- Institutions such as Bank of Canada (bitcoin adoption), Ontario Ministry of Agriculture and Rural Affairs (use cases in agriculture), Toronto and Region Conservation Authority (payment systems for electricity micro-grids), and US National Institute of Standards and Technologies (supply chain provenance)
- SMEs and startups such as: Hero Engineering (payments for vehicle-to-grid electric vehicle charging), ClimateCHECK (carbon auditing systems), Blockchain Research Institute (Chinese Central Bank Digital Currency, use cases in agriculture, decentralized commercial insurance, blockchain interoperability), Insolar (enterprise-grade blockchains, token-economics), Aion Networks (AI-based consensus mechanism), Grain Discovery (decentralized grain exchanges), and Accu-Label (provenance in agriculture)
- Student and post-doc researchers in the lab have received over $400,000 in research funding from those organizations as well as the Schulich School of Business, Natural Sciences and Engineering Research Council of Canada (NSERC), Ontario Centre of Excellence Voucher for Innovation (OCE VIP), and the non-profit Mitacs.
- We are sought after by national media for our blockchain expertise. For instance, in November, I did a syndication interview, talking to ten CBC radio stations from Yellowknife to Victoria about the FTX crypto-exchange collapse.
- I co-lead York University’s Digital Currencies Research project with Professor Joann Jasiak from the Department of Economics at York. We are funded by the university’s $600,000 Catalyzing Interdisciplinary Research Cluster grant. Our mandate is to bring an interdisciplinary perspective to investigate areas of importance to Canadians such as: bitcoin and cryptocurrency use as well as evaluations of their carbon footprint; digital and financial inclusion of under-served and marginalized communities; and technical and regulatory design of central bank digital currencies (CBDCs).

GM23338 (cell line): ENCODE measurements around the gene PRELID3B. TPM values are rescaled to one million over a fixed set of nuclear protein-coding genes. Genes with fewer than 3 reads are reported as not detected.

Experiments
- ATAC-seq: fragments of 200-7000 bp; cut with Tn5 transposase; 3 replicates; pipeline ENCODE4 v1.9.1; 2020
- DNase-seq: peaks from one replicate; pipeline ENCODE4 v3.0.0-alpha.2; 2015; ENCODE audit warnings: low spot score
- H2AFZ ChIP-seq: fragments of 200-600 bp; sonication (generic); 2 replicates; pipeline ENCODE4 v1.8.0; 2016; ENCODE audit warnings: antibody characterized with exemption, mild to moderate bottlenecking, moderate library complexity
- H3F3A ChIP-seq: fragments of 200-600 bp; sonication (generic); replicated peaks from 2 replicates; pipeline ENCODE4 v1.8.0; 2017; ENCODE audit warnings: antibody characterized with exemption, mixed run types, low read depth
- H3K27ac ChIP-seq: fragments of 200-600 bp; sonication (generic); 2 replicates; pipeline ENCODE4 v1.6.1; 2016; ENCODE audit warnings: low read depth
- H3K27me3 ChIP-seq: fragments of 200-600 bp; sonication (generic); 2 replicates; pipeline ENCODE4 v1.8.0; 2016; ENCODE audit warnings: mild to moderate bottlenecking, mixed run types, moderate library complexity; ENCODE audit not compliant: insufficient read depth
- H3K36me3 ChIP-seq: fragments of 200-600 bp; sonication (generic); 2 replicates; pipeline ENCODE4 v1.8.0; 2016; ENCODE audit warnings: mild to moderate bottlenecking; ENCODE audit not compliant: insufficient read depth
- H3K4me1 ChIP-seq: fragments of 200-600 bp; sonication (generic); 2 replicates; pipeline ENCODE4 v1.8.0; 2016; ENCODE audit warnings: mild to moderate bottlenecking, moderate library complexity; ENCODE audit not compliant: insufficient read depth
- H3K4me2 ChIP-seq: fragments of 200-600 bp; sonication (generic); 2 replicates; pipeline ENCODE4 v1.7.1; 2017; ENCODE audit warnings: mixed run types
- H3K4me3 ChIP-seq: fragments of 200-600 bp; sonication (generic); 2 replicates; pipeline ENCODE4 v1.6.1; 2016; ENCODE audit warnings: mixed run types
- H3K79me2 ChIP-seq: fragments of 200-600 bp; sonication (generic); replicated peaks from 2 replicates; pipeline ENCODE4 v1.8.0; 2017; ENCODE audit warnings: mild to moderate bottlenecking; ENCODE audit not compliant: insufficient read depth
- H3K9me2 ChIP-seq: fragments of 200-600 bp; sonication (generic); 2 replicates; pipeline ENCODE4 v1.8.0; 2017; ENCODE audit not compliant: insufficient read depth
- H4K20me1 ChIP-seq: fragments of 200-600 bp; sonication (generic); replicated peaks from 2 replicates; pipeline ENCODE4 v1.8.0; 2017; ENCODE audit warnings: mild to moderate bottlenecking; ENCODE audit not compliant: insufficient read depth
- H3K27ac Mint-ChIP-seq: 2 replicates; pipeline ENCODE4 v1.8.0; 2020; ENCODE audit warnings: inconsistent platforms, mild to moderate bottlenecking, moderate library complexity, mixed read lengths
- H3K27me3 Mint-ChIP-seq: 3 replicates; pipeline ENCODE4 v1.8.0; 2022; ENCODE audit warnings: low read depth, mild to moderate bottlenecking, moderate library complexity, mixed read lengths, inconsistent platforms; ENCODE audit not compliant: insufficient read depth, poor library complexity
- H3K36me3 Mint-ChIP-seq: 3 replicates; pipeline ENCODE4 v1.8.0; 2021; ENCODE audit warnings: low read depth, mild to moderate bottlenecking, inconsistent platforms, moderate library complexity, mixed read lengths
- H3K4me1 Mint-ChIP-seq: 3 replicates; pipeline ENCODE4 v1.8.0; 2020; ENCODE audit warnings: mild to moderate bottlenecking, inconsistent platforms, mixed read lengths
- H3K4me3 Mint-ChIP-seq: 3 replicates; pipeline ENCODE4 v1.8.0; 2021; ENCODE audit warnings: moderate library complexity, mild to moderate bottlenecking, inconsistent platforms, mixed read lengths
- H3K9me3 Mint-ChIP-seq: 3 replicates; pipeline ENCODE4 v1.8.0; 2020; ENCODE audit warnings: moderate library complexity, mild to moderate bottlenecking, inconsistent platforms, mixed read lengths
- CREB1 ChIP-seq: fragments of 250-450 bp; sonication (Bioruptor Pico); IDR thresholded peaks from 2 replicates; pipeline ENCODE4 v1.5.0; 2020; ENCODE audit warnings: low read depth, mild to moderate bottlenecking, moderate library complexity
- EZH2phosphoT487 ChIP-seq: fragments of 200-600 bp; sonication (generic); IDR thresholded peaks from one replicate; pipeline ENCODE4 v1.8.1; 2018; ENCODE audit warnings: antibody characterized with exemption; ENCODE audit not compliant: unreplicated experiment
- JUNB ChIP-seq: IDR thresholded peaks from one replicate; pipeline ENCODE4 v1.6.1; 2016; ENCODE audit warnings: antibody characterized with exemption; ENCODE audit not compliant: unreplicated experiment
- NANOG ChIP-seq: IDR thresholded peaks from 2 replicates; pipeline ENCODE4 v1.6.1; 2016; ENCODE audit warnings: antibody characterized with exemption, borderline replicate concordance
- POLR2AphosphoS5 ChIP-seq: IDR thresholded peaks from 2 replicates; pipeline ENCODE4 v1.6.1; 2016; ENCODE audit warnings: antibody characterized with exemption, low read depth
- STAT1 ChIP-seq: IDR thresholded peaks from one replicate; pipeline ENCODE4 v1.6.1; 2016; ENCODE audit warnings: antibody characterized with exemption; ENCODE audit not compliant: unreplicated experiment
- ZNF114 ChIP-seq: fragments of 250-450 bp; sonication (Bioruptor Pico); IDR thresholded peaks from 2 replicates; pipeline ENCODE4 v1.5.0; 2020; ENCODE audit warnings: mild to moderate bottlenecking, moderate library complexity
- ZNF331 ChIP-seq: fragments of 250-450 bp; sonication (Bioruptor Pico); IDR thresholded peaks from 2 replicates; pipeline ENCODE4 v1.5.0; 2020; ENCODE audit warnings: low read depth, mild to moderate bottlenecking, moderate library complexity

At its core, a blockchain is database technology that enables decentralized, often not mainstream, communities to make decisions and operate even without a trusted centralized intermediary. Bitcoin is a peer-to-peer currency and payment system, not beholden (and conceived in response) to the “too big to fail” banks of the 2008 Global Financial Crisis. Ethereum is the best-known platform for the web3: a web that enables decentralized communities to build and use online services that offer the benefits of web2 centralized platforms like Facebook and Google while allowing communities’ members to monetize their contributions without giving up their privacy. Our latest paper, titled “Overcoming the Balkanization of Blockchain Research: Web3 is about Tokens AND Protocols AND Online Communities,” explains that research in web3 must expand its scope far beyond economics and computer science toward more interdisciplinary investigation.
This “decentralized, often not mainstream, communities” ethos is also at the core of what the lab is. For instance, our “balkanization” paper’s co-authors reside in Canada, Portugal, India, and Indonesia. A few months ago, the Ontario Ministry of Research, Innovation, and Science connected me to a financial institution in Liechtenstein who wanted a tour of the lab. I may have to squint to find Liechtenstein on a map, yet they found us! I said that the lab physically is one server in my office, not much to see. The lab however is much more. It is me, and it is: